A paramedic’s close brush with death. He was struck by shrapnel from a Russian rocket in Bakhmut, eastern Ukraine’s most viciously contested town. And survived.

18 April 2023 By Paul Martin


A woman was lying bleeding heavily on the road at a bus station in Bakhmut, the centre of an epic ongoing battle for control of an already largely-devastated town in eastern Ukraine. She had been hit by artillery an hour earlier.   

Maksym Vainer, a 29-year-old paramedic, was scanning the skies for any incoming artillery or missiles as he and four other rescue team members from Global Outreach Doctors tried to save her life — a rescue mission of the type they had conducted with enormous bravery dozens of times.  They had arrived a minute earlier.  

“We knew the pattern: the Russians shell once, see what happens like a rescue effort via a reconnaissance drone or binoculars, then they strike again,” Maksym told Correspondent.World. “I scanned all around and I heard and saw nothing.”  

But a Russian Cornet rocket was on its way.  It smashed into the Mercedes Benz alongside him, killing his colleague, American Peter Reed.  

“I was knocked over by the explosion wave and lost consciousness – briefly.  The bleeding woman and another man, both injured in the previous hit, were also dead,” recalls Maksym, but he and three of the rescuers were still alive.  “It was a life-or-death situation — just a matter of luck who lived and who did not,” Maksym continued.  

“My left leg, penetrated by shrapnel, was broken and bleeding but adrenalin allowed me somehow to run to the second rescue car.  The pain only came later.”

Knowing more rockets would likely be coming in, Maksym took command of the effort to escape, though he was himself disoriented and his hearing muffled by the blast.  An Australian volunteer who had driven the rescuers’ second Mercedes was in a state of shock.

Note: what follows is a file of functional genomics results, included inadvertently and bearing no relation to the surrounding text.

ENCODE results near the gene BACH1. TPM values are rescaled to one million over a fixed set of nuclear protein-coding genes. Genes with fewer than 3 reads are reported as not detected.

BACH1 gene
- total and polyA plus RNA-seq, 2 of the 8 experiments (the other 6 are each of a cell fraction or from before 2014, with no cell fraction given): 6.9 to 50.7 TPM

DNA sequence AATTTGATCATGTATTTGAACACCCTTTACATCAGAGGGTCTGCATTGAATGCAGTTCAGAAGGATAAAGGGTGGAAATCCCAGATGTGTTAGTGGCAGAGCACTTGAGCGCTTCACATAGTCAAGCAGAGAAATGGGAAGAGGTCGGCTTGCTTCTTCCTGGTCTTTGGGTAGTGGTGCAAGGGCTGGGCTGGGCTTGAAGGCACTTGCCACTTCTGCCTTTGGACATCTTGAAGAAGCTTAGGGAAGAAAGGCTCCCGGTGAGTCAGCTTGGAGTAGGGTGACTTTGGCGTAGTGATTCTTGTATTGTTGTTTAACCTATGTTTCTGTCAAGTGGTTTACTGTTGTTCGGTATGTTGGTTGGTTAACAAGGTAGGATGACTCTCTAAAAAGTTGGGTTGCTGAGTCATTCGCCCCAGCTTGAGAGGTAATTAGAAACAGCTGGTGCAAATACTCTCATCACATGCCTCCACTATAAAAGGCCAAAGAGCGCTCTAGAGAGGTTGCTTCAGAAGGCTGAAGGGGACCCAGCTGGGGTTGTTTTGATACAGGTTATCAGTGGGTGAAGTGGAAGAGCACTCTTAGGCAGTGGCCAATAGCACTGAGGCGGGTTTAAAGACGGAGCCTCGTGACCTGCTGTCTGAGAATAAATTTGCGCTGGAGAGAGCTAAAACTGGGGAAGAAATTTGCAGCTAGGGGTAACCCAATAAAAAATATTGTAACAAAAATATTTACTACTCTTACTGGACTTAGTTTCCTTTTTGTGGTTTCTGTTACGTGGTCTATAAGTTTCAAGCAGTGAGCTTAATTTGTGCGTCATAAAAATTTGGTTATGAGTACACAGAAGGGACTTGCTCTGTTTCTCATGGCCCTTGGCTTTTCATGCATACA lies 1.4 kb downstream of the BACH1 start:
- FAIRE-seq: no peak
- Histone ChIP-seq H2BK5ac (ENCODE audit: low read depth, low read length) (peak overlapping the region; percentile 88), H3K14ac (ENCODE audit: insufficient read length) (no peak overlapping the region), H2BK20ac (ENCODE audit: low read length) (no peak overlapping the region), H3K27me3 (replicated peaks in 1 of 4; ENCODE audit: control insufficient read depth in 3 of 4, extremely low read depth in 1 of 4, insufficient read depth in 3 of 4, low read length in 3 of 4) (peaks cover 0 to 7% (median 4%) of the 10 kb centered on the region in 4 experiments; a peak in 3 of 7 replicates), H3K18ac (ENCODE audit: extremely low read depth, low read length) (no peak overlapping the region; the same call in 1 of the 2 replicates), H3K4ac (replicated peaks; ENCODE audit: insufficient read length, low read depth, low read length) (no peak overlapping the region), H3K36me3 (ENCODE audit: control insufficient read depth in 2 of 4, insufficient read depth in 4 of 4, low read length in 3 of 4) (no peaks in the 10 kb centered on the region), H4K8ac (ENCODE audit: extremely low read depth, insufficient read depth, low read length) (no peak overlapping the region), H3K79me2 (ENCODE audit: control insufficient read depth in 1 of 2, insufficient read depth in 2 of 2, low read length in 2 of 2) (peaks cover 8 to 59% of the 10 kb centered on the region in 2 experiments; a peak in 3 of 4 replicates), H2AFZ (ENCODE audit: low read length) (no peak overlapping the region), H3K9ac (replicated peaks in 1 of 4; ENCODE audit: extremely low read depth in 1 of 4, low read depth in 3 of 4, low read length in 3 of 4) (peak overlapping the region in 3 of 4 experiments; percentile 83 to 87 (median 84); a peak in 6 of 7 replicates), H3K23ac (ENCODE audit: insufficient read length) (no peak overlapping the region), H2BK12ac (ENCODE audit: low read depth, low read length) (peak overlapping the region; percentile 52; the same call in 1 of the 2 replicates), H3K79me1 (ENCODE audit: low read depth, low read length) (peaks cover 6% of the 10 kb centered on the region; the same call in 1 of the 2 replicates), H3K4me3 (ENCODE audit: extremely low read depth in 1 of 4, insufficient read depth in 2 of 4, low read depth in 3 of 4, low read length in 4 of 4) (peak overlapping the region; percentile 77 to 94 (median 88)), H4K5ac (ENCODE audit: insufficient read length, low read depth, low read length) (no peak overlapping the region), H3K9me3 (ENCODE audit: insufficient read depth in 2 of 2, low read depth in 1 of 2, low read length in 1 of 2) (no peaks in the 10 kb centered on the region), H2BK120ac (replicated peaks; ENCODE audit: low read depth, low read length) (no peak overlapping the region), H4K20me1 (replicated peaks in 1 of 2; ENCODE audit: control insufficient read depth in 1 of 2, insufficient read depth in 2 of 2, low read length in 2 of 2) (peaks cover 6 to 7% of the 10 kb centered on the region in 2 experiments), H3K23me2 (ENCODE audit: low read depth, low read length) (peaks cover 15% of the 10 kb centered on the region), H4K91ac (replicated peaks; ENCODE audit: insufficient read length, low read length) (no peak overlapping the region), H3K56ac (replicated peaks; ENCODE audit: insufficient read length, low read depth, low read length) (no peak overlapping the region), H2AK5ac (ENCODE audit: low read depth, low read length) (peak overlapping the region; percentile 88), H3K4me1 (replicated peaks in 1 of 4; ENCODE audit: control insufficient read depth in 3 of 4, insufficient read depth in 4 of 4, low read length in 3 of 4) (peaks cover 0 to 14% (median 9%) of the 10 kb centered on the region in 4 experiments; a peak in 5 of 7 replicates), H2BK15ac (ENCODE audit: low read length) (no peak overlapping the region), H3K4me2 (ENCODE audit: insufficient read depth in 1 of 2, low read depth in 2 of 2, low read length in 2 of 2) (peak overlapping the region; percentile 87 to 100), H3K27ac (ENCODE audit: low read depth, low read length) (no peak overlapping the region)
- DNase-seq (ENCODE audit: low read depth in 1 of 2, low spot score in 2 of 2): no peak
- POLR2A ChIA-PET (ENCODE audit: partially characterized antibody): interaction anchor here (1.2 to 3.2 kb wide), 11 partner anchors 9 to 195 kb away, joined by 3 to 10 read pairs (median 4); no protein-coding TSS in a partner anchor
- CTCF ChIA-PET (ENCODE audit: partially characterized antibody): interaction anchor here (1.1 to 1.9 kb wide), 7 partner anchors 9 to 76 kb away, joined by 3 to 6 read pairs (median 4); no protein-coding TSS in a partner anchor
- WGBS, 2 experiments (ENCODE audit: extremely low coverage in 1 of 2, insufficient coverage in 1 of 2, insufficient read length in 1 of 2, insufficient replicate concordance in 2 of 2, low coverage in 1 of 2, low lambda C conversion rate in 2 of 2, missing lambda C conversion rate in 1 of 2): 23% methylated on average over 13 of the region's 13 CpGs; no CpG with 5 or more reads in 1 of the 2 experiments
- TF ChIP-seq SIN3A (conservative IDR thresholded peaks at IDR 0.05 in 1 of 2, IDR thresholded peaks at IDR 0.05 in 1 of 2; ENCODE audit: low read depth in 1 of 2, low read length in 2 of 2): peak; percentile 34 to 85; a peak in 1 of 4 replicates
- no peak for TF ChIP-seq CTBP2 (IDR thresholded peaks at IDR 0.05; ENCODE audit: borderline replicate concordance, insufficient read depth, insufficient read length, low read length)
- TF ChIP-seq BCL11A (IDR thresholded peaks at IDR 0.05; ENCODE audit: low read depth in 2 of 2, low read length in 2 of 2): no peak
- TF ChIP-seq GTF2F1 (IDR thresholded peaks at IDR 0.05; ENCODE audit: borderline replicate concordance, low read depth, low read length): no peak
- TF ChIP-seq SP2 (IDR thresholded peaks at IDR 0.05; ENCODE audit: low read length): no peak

Colleagues Ray and  Roman realised that Reed was dead, but they had no time to get his trapped body out of the wrecked vehicle, nor to collect the two local people’s dead bodies.  

The rescuers’ van snaked through rubble-strewn streets to the relative safety of a Ukrainian checkpoint on the outskirts of Bakhmut,. Maksym was triaged and eventually taken to a hospital in the city of Dnipro.  

He was just one of thousands of fighters and civilians injured or killed in this months-long attritional street-by-street battle for Bakhmut.  It has come to symbolise the senseless and vicious nature of a war where there is so far no semblance of decisive success for either side.

During his recovery, Maksym was visited in hospital by Peter Reed’s widow. 

He recalls that as he reached the safety of the hospital he had wanted to speak to his family. But the bag containing his mobile phone had been inside the destroyed vehicle alongside Reed.  “Fortunately other members of our rescue team came to visit me the day after and had found my second mobile phone at our HQ in Kramatorsk.”  

Maksym’s parents, who live in Upper Nazareth in Israel, now renamed Nof Ha’Galil, had seen reports of Reed’s death, but did not know their son was working on the frontlines of eastern Ukraine, “though they may have guessed”.  Fortunately, Maksym says, no-one had given his name to reporters. 

The Vainer family had moved from Ukraine to Israel in 2006, largely because Maksym’s father was a highly skilled engineer who could easily find a job.

On the day the war broke out (February 26 2022) Maksym was in Ukraine to look after his grandmother in their home city of Zaporizhzhia, which is situated close to Russian frontlines in Ukraine’s south — not far from Dnipro. He had “paused” his degree course at the Technion in Haifa, where he was studying for a Masters degree in Applied Mathematics, and had immediately volunteered as a frontline medic, though he rapidly learned the arts of rescue and survival through practical experience.